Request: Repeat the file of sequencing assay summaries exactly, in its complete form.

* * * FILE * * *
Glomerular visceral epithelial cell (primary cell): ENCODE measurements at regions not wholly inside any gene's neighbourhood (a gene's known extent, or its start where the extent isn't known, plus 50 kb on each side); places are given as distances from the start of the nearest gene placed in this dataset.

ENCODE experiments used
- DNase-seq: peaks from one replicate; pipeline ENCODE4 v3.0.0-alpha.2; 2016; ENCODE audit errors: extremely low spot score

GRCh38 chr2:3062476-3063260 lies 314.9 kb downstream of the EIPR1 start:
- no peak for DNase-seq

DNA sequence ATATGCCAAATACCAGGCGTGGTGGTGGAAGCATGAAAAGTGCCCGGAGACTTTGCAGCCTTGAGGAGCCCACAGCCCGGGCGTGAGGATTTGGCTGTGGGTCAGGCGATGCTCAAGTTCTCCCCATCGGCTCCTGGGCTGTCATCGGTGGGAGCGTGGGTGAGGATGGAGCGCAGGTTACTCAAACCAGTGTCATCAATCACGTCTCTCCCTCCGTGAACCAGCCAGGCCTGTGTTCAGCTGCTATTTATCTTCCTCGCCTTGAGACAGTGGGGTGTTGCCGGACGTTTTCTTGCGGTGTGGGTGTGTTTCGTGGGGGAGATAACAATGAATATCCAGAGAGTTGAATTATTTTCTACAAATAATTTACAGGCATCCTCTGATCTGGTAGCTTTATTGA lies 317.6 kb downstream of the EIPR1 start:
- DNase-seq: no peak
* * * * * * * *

Glomerular visceral epithelial cell (primary cell): ENCODE measurements at regions not wholly inside any gene's neighbourhood (a gene's known extent, or its start where the extent isn't known, plus 50 kb on each side); places are given as distances from the start of the nearest gene placed in this dataset.

ENCODE experiments used
- DNase-seq: peaks from one replicate; pipeline ENCODE4 v3.0.0-alpha.2; 2016; ENCODE audit errors: extremely low spot score

GRCh38 chr2:3062476-3063260 lies 314.9 kb downstream of the EIPR1 start:
- no peak for DNase-seq

DNA sequence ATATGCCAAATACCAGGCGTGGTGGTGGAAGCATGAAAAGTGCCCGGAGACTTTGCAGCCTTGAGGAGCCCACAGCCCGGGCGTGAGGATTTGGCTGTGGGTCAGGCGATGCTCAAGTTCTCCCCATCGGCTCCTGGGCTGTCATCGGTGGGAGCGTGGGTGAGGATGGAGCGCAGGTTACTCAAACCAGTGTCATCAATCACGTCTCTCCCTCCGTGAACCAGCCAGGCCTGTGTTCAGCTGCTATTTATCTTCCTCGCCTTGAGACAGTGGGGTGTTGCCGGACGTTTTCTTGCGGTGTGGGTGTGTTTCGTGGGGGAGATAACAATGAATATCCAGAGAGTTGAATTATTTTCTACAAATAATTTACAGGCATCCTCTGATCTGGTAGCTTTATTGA lies 317.6 kb downstream of the EIPR1 start:
- DNase-seq: no peak